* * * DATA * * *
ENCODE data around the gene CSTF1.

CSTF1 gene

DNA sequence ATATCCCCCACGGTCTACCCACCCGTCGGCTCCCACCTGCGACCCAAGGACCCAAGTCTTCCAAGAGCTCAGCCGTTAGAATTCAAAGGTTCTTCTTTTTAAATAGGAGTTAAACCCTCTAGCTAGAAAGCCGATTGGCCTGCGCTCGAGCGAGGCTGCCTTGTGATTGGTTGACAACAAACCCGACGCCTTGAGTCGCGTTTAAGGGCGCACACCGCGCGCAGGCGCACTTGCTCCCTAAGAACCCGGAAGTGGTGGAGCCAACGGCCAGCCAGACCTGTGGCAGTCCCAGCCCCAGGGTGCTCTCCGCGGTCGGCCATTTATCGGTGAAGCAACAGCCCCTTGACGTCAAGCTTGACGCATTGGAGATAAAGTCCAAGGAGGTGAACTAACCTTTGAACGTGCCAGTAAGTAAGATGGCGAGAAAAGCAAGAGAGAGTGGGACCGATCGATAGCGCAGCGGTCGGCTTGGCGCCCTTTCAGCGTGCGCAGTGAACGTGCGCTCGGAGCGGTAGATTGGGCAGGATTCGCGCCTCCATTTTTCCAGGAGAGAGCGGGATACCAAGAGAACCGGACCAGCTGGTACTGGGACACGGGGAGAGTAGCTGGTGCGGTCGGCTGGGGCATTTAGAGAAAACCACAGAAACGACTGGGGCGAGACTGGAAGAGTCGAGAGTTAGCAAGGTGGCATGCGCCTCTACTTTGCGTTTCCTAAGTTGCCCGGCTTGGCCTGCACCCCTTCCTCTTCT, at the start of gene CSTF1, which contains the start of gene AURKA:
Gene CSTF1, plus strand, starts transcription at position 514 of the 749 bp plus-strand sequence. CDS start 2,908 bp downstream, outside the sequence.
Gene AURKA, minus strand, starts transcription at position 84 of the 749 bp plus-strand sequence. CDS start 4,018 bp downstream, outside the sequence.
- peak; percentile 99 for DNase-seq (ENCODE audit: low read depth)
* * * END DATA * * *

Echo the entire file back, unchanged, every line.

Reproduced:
ENCODE data around the gene CSTF1.

CSTF1 gene

DNA sequence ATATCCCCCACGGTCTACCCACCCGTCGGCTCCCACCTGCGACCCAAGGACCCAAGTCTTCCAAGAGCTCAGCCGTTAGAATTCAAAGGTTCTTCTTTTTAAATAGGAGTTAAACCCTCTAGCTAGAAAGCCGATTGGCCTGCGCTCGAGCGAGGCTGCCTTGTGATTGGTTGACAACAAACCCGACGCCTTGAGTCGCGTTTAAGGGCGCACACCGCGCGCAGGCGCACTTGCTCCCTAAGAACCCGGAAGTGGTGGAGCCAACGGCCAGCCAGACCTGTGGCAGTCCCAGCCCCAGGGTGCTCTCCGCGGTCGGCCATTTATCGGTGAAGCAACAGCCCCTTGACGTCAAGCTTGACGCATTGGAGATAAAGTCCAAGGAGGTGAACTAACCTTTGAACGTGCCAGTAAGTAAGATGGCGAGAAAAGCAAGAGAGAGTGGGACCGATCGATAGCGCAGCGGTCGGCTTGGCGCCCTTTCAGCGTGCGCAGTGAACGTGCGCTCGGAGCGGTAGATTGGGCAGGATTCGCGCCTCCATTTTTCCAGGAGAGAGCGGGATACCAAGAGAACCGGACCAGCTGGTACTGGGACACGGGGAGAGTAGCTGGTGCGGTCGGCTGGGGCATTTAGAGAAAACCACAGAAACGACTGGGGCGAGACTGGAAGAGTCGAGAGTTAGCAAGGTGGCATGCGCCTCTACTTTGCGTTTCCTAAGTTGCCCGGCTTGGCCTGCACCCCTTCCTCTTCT, at the start of gene CSTF1, which contains the start of gene AURKA:
Gene CSTF1, plus strand, starts transcription at position 514 of the 749 bp plus-strand sequence. CDS start 2,908 bp downstream, outside the sequence.
Gene AURKA, minus strand, starts transcription at position 84 of the 749 bp plus-strand sequence. CDS start 4,018 bp downstream, outside the sequence.
- peak; percentile 99 for DNase-seq (ENCODE audit: low read depth)